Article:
My wife Judy and I were excited to buy a home in Clearwater, Florida, but it came with a barren backyard. After talking it over, we decided to plant a few fruit trees. So I talked to a citrus farmer I had met at church and asked if he could make some recommendations. Jim said, “I’ll do one better than that. I’ll bring you some trees.”
That next Saturday Jim arrived with five fruit trees in the back of his oversized pickup. They were each about three feet tall and had a few branches and leaves on top. He explained that he brought two varieties of orange trees because they produced at a different time each year. When one was done, the other would just begin to produce its fruit. He also brought us a tangerine tree, a lemon tree and a grapefruit tree. “Thanks so much, Jim. I sure didn’t mean for you to do all this. I’ll take good care of them.”
“Yes you will, Rick,” Jim replied. “And I know that because I expect you to do exactly what I tell you to do to take care of them. I suspect you think that all you have to do is plant and water them, but there is much more to it than that.”
He went on to help me plant each tree at just the right depth, but only after we had dug a huge, deep hole for each one, much bigger than the root balls required. Mixing in some special fertilizer in the extra dirt, he filled the large holes and shaped a small berm around each tree so we could water them and the water would not drain off, all the while giving me instructions about watering and fertilizing each tree, including when and how much.
Then Jim looked at me with a somewhat stern look, and said, “Rick, what I am going to tell you next is the most important thing of all to raise these trees so they can produce up to their potential, the way they were designed. Are you with me?”
“I’m listening. What is it?”
“In the spring,” he continued, “when the trees start to bud leaves, keep doing all that I’ve instructed you. But when you see the flower buds, which will turn into fruit, I want you to pinch them off – for the next three years.”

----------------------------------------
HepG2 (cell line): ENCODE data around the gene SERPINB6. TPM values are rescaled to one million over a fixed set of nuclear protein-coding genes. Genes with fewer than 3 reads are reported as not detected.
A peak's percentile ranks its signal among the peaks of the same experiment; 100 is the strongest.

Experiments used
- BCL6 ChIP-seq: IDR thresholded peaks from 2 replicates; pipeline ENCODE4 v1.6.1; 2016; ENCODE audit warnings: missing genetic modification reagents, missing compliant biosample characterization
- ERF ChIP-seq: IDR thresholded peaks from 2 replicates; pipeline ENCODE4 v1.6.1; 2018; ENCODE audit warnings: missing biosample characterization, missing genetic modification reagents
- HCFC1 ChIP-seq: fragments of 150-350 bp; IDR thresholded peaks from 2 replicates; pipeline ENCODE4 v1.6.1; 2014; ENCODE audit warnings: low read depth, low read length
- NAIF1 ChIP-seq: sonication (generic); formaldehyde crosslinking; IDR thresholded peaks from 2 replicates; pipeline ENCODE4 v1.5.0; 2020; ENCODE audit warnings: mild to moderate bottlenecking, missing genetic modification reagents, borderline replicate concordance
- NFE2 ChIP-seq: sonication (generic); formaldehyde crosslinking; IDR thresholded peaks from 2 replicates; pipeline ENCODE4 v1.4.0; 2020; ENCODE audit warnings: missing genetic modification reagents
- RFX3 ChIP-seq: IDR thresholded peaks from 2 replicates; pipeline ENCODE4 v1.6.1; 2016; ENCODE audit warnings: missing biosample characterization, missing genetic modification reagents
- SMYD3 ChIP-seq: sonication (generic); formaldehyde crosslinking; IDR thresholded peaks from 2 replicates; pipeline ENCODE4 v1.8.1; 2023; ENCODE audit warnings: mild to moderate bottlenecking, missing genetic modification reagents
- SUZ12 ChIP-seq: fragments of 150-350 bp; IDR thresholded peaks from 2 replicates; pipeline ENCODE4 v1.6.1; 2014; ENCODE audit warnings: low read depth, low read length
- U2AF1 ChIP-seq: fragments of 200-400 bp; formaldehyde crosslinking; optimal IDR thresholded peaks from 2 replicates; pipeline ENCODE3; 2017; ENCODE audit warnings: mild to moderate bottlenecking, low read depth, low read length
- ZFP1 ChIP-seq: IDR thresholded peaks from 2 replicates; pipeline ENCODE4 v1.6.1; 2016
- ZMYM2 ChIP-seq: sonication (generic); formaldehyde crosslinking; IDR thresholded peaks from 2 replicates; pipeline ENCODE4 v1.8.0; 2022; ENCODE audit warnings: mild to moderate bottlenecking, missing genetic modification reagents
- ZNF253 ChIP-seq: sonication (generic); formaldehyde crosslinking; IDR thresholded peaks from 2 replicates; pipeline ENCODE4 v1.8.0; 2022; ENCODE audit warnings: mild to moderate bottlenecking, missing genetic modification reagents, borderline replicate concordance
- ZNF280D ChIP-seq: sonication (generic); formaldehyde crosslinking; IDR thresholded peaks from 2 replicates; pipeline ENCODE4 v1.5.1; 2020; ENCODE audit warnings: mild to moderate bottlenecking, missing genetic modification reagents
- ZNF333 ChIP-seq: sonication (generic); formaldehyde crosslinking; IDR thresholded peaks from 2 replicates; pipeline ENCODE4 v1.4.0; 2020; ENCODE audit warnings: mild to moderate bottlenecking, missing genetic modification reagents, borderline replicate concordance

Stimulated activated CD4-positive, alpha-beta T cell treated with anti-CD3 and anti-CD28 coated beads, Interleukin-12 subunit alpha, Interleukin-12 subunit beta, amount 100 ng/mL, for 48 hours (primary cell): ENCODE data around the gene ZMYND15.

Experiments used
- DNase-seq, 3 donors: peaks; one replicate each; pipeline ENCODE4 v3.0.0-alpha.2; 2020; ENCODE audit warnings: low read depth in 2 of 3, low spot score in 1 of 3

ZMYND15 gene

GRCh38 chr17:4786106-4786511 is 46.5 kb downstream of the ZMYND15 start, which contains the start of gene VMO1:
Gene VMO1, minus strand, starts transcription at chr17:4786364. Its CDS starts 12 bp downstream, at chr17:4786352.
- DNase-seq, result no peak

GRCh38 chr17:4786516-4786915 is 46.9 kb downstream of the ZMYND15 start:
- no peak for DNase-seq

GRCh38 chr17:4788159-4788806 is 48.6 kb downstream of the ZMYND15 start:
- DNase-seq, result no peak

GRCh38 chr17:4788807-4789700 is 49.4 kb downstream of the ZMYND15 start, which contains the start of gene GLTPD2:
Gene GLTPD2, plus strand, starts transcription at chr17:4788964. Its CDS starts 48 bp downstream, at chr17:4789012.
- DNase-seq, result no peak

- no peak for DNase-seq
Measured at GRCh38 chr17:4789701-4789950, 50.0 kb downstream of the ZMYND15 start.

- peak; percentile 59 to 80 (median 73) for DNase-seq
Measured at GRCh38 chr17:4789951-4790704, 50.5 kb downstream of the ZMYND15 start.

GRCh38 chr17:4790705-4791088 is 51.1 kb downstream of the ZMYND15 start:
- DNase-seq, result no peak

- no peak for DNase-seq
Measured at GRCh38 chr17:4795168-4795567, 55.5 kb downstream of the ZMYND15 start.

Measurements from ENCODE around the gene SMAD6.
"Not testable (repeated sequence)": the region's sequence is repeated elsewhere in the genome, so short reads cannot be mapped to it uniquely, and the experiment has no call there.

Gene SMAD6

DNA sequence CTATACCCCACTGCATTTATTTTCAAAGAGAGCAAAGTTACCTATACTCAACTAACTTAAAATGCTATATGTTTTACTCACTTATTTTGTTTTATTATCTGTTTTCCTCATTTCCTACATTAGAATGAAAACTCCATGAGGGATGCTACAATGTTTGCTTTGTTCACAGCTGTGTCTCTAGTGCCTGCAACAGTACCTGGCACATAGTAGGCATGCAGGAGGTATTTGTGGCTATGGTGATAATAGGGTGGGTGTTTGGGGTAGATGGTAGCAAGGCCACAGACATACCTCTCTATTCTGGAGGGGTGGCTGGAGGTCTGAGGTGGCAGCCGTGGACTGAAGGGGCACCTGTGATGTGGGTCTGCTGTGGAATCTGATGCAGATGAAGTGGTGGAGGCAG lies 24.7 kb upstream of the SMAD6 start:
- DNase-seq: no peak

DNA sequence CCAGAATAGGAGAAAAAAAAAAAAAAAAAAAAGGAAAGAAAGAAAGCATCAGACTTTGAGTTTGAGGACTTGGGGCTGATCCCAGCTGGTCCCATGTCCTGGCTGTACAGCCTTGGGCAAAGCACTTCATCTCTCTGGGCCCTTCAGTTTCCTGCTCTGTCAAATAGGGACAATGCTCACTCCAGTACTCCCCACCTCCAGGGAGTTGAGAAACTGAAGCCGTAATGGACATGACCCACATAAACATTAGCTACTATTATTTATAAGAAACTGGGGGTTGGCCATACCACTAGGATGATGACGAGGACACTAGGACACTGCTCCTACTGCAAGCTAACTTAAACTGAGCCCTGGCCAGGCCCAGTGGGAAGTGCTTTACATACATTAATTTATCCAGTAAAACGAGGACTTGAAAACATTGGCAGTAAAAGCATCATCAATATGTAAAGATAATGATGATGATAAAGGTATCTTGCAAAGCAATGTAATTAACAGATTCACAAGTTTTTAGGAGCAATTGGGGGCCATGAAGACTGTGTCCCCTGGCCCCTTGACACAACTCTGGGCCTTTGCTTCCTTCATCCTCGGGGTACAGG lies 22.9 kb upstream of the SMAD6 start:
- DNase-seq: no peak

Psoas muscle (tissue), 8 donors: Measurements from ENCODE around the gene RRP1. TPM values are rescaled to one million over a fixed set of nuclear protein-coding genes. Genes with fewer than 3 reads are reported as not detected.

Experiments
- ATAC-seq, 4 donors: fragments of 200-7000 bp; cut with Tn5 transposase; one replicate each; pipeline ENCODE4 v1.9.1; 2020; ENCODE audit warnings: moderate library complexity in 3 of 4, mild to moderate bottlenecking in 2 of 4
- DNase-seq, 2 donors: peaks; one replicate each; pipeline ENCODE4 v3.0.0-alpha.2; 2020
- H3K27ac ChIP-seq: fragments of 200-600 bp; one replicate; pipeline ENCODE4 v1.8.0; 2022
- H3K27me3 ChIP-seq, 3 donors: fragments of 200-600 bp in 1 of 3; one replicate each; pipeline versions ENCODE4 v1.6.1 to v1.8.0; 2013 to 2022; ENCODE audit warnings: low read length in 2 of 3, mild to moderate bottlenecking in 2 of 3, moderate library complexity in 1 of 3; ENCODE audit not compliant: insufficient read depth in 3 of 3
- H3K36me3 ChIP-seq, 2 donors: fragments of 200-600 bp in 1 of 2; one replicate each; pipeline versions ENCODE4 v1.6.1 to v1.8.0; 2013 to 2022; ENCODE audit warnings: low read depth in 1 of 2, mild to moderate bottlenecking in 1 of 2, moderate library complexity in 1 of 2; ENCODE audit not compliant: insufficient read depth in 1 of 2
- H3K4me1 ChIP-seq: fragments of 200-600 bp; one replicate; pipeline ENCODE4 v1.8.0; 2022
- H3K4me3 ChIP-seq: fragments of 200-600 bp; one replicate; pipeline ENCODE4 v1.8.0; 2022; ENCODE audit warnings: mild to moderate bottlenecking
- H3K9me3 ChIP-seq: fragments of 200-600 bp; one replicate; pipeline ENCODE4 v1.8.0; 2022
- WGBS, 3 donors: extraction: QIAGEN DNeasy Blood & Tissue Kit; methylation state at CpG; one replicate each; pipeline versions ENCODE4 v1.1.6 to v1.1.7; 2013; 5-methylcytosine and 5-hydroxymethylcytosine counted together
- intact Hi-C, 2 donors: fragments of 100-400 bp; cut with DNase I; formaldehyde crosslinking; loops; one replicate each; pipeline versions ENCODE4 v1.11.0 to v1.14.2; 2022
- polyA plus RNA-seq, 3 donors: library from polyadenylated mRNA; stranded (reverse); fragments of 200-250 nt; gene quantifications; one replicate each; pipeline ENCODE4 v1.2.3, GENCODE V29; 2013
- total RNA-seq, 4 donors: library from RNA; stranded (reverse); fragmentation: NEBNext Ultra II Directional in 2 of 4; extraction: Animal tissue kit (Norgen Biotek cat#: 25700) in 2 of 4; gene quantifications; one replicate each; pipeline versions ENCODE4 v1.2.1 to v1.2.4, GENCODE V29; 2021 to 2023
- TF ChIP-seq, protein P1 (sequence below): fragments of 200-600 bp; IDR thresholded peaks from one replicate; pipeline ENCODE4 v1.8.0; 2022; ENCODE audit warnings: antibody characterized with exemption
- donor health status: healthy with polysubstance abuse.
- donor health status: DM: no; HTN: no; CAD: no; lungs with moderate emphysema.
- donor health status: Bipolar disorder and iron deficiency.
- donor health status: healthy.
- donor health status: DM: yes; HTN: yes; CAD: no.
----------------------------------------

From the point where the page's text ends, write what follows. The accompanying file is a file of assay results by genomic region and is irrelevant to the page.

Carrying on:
Whoa, I thought to myself. I want the fruit. Even if it is just a few pieces from each tree, that would be great.But while I was objecting in my mind, Jim went on.
“These next three years are crucial for the rest of the life of these trees and their production. For the next three years, I don’t want you to think about the fruit. I want you to think about the roots. These trees will never bear any more fruit than their roots are developed. All the nutrients for the next three years need to go to the roots, not the fruit. If you focus on the fruit before the roots have become well developed, you will diminish the fruit production for the life of the tree. Roots, then fruit, Rick.”
Roots, then fruit. And the same is true of the spiritual life and your spiritual growth.
The roots, the Core of being Humbly Submitted in your heart to God, and being Biblically Formed in your mind, is the key to all other areas of growth in your spiritual life. As this Core grows and is nourished, so goes the rest of your spiritual life.
Focus on the Core, the roots, and the fruit will follow quite naturally in your choices and compassions.
Where is your focus? Are you focused on how much fruit you are producing in your life? Or maybe, how little? Do you feel guilty, ashamed, or maybe proud? Then your focus is on the wrong thing.
Roots, then fruit.
This post was originally posted on thewellcommunity.org.